Her gown was a shiny gray art deco number with lots of pleats, and it didn't look like it had been pressed properly. But I think that is what I liked the most about the gown. It wasn't perfect, and MT looked relaxed, comfortable and gorgeous.

Meryl Streep
I wasn't crazy about the colour of her dress, but the cut suited her. MS is living proof that you don't have to be skinny or young to be beautiful. A very important message for all women.

Kate Winslet
Of course, I couldn't forget best actress Kate Winslet, my husband's favourite. Why is she his favourite? "Because," he says, "it doesn't matter what she is wearing or that she doesn't have a perfect 'Hollywood' body, she feels good about herself and it shows." I think he's got something there. She was absolutely radiant. Her dress, I think, was blue and black, or was it gray and black? Doesn't matter, she looked great.

I also have to comment on the men. With the exception of Mickey Rourke, most of the men were wearing black tuxes and white shirts (Yawn, too much of the same thing is pretty dull!). I did notice that many were portly, but they still looked good. How many rubenesque women did you see at the Oscars?

Unfortunately, the double standard still exists...

Any male dazzlers? Daniel Craig looked yummy, but doesn't he always?
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On Going Green and Becoming My Mother

As a child growing up under the tutelage of a single mother, I quickly learned the value of a dollar. My mother could stretch her resources like no other. Grocery shopping with her was a lesson in purchasing the highest quality at the lowest price. There was no junk food, and pizza was not a meal!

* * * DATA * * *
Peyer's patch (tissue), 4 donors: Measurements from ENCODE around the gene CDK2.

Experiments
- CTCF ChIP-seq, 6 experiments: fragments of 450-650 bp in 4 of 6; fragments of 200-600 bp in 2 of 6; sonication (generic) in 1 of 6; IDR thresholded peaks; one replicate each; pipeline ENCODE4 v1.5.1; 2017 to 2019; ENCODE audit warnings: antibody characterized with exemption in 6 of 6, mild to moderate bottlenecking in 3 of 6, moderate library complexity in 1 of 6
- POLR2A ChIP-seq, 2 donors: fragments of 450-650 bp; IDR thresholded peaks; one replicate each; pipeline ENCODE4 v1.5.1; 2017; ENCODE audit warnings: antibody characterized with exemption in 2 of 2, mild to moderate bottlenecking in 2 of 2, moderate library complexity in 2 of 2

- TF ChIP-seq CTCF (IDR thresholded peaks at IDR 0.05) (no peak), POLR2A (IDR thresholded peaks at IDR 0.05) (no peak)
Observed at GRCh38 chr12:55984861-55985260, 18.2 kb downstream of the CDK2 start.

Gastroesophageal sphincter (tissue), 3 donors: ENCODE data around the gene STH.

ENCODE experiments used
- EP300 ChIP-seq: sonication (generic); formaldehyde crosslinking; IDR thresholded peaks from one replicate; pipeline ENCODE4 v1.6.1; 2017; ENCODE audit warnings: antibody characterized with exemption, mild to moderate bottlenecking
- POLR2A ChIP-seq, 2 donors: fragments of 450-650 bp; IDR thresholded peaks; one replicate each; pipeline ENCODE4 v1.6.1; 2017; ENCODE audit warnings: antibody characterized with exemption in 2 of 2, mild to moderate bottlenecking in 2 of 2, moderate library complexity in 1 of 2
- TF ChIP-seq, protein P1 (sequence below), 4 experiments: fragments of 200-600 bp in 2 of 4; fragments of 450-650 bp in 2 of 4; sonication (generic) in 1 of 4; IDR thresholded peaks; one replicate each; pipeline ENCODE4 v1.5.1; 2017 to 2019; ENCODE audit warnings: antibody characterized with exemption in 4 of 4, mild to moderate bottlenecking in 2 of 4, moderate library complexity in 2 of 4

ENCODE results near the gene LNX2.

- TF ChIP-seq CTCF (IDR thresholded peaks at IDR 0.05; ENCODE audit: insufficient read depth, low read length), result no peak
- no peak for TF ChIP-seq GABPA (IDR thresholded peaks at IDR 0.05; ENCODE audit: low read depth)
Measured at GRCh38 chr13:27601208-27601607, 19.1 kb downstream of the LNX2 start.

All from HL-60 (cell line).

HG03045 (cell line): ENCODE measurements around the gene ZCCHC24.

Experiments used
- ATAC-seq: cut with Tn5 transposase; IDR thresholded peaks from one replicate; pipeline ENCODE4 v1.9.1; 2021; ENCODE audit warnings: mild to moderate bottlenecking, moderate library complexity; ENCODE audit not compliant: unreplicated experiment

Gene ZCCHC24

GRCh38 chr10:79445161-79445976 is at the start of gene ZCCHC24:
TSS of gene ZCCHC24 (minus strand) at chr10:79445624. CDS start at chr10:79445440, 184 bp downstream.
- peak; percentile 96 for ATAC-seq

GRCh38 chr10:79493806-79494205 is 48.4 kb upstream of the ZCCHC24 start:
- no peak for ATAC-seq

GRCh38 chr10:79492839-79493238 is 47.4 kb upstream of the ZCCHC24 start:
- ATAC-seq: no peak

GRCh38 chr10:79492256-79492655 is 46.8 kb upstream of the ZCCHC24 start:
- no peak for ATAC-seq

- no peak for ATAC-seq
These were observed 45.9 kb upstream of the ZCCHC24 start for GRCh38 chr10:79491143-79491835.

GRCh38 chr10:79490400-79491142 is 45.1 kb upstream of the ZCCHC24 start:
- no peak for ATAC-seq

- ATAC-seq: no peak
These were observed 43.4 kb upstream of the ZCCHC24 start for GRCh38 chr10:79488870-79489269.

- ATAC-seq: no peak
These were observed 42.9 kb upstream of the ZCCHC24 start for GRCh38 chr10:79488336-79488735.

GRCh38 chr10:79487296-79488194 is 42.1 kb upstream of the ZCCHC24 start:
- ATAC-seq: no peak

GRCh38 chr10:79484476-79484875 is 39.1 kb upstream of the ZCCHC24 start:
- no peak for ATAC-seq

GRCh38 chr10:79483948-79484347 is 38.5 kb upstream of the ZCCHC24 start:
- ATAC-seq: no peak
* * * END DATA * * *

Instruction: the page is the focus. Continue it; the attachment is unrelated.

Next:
I was very young when I took my first job because I couldn't bring myself to ask my mother for money. The concept of "I pay, I say" was clear, and I wanted nothing to do with it. When I made money, I saved some (for good measure) and blew the rest...and it felt so good. I had mistaken my mother's lack of financial means for being just plain cheap.

Financial precariousness was the hallmark of my childhood, and I swore that indigence would not characterize my adult life. I went to school and then found work. I often chose work based on salary rather than on whether I liked it or not. I soon discovered that if you don't like your work, you're not going to do it well and you won't be happy.

As I acquired some creature comforts, paid off my student loans and found a job I liked, I noticed waste all around. I sold my car and started cycling for all my errands. It's not that I dislike driving, it's the parking I hate. I started to bring my lunch to work because the food was usually served in unrecyclable polystyrene at the food court. I started to bring a commuter cup because I was disgusted by all the discarded single-use cups lying around downtown. In addition, we are city dwellers and space is an issue. My husband and I have been forced to purchase only things that are necessities. We also have limited recycling space, so when we make purchases, we often chose products with the least amount of packaging.